Tapiola CF011: Arrival 4/29/2010

Tapiola's location as of 4/21. It is currently out of the reach of tracking and will reappear soon as it nears the US East coast

The mighty Tapiola Ro-Ro ship

Today I received an email from Wallenius in Baltimore with the notice of arrival, but only after I called asking about it.

Page 1 of the Notice of Arrival

This is  a document formally notifying the cargo’s recipient/owner of the vessel’s arrival in port.  It is typically issued a day or two prior to arrival.   My car is on the Tapiola’s voyage CF011 which was scheduled to arrive 4/28.  Since I hadn’t yet received the arrival notice this morning,  I decided to phone Wallenius in Baltimore and after a 2 minute conversation with their customer care rep, a few minutes later I received an email with the arrival notice.  You just have to stay on top of things all the way.  The arrival date is now 4/29.

With the arrival notice in hand, the broker can then initiate the customs clearing process, so I immediately emailed it to her.  The arrival notice also included a charge of $75.95 for THS and WHD; don’t ask me what those are.  It’s pocket change at this point.  Of course, you just can’t call them with your Visa and pay the charge.  Most every aspect of maritime shipping seems surrounded in arcane terminology and processes.  There is *nothing* customer friendly about shipping maritime cargo.  Check out the streamlined payment instructions below, from the arrival notice.

The customs clearing process can be undertaken by anyone, a broker is not required.  I did it myself for the first two cars I imported.  For the last one I used JA Steer in Baltimore, so I can comment on the pros and cons of each approach.  The first couple of times I did it myself so I could fully understand the process.  You simply show up at customs with the arrival notice, bill of lading, bill of sale, foreign title and completed EPA form 3520-1 and DOT form HS-7.  Any car whose first registration took place at least 25 years ago is exempt from EPA and DOT requirements.  Both forms have provisions to indicate if your vehicle satisfies this.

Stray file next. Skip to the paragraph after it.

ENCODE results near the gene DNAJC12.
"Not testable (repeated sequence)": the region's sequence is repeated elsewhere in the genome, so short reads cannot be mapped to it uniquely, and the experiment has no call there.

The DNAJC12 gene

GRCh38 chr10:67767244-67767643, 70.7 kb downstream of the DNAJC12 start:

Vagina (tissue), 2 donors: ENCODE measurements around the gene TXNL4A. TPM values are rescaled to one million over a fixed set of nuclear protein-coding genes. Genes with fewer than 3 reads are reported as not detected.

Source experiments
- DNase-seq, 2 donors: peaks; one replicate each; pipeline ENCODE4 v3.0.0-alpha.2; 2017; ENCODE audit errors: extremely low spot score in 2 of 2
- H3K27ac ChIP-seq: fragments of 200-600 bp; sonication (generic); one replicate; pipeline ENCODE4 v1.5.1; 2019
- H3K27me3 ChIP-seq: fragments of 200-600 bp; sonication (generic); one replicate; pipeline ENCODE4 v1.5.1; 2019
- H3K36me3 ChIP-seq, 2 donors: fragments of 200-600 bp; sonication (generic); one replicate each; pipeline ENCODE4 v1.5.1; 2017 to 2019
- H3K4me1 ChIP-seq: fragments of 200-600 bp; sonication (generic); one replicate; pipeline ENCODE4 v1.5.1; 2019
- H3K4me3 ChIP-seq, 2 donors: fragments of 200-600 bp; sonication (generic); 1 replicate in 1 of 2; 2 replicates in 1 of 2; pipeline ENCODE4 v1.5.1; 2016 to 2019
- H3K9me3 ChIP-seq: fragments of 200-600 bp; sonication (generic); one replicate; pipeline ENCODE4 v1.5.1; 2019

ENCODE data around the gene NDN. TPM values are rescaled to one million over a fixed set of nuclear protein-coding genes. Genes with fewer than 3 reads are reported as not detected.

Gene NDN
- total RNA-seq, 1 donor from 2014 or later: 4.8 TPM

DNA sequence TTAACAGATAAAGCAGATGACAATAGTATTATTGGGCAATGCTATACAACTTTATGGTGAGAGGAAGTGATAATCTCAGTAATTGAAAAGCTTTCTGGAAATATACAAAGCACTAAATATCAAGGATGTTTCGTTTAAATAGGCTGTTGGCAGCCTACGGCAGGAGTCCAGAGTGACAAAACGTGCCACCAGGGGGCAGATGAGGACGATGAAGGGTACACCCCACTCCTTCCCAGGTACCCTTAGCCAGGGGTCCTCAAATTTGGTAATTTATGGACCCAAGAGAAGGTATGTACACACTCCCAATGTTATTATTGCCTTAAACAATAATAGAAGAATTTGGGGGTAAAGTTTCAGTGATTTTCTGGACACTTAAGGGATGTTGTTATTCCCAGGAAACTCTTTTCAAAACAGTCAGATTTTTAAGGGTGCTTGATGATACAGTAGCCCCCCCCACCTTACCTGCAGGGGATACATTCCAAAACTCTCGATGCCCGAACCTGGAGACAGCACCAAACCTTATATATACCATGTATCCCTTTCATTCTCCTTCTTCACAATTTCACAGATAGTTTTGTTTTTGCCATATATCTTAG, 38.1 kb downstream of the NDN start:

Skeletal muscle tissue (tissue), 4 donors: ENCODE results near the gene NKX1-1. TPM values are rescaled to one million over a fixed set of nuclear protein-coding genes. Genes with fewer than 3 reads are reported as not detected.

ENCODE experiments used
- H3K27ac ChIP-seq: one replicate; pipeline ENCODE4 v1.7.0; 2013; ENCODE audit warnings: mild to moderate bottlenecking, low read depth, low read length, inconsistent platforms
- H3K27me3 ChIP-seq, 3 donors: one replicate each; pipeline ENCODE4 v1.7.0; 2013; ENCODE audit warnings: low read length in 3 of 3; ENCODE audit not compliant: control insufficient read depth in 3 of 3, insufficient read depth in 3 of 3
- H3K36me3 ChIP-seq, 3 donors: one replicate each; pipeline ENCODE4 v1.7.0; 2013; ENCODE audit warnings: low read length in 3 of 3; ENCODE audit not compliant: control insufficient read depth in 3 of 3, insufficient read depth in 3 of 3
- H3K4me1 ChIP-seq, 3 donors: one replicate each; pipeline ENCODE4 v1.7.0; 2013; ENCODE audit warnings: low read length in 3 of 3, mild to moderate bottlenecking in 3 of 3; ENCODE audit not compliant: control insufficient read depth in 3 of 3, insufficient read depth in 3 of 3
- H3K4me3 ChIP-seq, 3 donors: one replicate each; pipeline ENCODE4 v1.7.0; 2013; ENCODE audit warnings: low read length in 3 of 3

Go here for the official source: http://www.cbp.gov/xp/cgov/trade/basic_trade/importing_car.xml

With my broker doing the clearing, I will receive the clearance documents via email.  With that in hand I’ll go to the DMV and obtain temporary WI tags and fly out to pick it up.  At least that’s the plan…  I’ve not tried to obtain tags for a foreign registered vehicle on the spot before.  One of our Wisconsin Citroen club members has.  There was a lot of pleading involved.

2008: Lonely Fiat, awaiting pick-up.

In addition, things like the charge on the arrival notice can be potentially paid by the broker immediately since they have a working relationship and pre-established bonds with the shipping companies.  In ’08 when I was picking up the Fiat, a last-minute unexpected charge came up for something like $250 and they wouldn’t accept credit cards, personal checks or cash!  It was late in the day on a Friday and there was no time for me to go exit the port, with its multiple layers 0f post-9/11 security, and go to an ATM many miles away. A quick call to the broker and she was able to fax a document promising payment.  This was priceless.  The cost for the broker’s service?  All of $125.  Money very well spent.

On my next post, I will discuss a new security requirement that can render your import subject to $5,000 fines and delays.  It’s called the ISF,  Importer Security Filing and detail how I narrowly escaped such penalties.

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